Article  Google Scholar 

  141. 141.

    Olsen J, Baisch MJ. An integrative review of information systems and terminologies used in local health departments. J Am Med Inform Assoc JAMIA. 2014;21(e1):e20–7.

    PubMed  Article  Google Scholar 

  142. 142.

    Horsky J, Schiff GD, Johnston D, Mercincavage L, Bell D, Middleton B. Interface design principles for usable decision support: a targeted review of best practices for clinical prescribing interventions. J Biomed Inform. 2012;45(6):1202–16.

    PubMed  Article  Google Scholar 

  143. 143.

    Dredger SM, Kothari A, Morrison J, Sawada M, Crighton EJ, Graham ID. Using participatory design to develop (public) health decision support systems through GIS. Int J Health Geogr. 2007;6:53.

    PubMed  PubMed Central  Article  Google Scholar 

Download references

Authors’ contributions

RB and MS have made substantial contributions to the conception and design of the study, in addition to interpretation and the editing process. EW provided valuable assistance in writing and editing the final manuscript. All authors read and approved the final manuscript.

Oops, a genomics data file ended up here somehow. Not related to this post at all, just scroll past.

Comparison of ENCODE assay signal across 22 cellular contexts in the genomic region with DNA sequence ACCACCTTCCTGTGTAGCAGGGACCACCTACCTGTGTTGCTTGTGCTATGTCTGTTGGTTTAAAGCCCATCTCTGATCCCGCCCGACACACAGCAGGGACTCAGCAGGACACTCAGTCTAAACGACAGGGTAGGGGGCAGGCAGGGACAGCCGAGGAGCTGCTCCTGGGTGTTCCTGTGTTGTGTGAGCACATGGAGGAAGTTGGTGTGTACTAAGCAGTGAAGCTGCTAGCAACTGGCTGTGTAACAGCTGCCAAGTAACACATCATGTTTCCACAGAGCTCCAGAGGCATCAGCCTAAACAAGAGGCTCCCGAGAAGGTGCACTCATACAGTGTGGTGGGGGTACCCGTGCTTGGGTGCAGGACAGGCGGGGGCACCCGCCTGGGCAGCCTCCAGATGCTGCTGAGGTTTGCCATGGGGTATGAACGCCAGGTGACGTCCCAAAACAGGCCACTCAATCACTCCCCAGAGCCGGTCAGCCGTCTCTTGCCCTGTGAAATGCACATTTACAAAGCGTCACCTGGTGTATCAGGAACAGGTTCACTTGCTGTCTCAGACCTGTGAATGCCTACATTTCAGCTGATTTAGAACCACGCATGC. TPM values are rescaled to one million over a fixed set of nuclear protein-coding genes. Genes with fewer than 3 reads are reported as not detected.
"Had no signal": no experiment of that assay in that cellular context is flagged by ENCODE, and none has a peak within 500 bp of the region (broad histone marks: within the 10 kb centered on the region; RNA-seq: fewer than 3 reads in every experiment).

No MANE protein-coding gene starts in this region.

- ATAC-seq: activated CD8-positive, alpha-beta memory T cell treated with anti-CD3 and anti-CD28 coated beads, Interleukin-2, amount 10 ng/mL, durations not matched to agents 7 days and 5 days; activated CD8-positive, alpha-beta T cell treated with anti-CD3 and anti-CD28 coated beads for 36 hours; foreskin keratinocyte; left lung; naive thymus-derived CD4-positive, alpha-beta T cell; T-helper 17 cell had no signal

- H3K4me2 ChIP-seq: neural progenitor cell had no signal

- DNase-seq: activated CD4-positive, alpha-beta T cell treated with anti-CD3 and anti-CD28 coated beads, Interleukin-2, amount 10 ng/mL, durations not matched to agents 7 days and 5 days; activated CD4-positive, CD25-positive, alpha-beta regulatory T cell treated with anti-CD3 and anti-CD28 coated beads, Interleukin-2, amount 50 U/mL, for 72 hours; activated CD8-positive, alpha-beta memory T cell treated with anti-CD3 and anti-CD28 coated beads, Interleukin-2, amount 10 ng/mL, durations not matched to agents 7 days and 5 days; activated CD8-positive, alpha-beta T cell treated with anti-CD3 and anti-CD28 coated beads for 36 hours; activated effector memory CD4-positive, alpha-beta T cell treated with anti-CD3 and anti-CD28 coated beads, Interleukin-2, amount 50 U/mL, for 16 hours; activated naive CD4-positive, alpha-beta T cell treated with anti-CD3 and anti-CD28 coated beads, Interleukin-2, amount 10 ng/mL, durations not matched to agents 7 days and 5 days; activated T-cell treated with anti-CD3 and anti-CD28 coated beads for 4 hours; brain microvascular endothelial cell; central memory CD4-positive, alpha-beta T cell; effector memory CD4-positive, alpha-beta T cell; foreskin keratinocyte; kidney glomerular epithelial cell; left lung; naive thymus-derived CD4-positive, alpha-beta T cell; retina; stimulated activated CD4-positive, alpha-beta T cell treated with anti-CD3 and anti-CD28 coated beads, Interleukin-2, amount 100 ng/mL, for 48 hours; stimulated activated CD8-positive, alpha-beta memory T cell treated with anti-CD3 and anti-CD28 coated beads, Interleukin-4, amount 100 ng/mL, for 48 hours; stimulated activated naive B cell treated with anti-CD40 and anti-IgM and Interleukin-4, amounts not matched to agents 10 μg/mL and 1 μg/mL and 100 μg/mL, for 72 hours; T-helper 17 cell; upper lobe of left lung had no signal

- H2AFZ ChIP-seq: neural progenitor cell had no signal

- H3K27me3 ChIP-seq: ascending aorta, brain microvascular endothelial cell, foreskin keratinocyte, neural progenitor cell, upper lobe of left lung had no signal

We would like to Acknowledge Karen Jones for their help in the article identification and screening process.

Competing interests

The authors declare that they have no competing interests.

Availability of data and materials

The dataset(s) supporting the conclusions of this article is(are) included within the article (and its additional file(s)).

Consent for publication

Not applicable.

Ethical approval and consent to participate

Not applicable.


This research was supported by a fellowship from the National Library of Medicine of the National Institutes of Health under Award Number F31LM012176 to RB and R01LM012080 to MS. The content is solely the responsibility of the authors and does not necessarily represent the official views of the National Institutes of Health.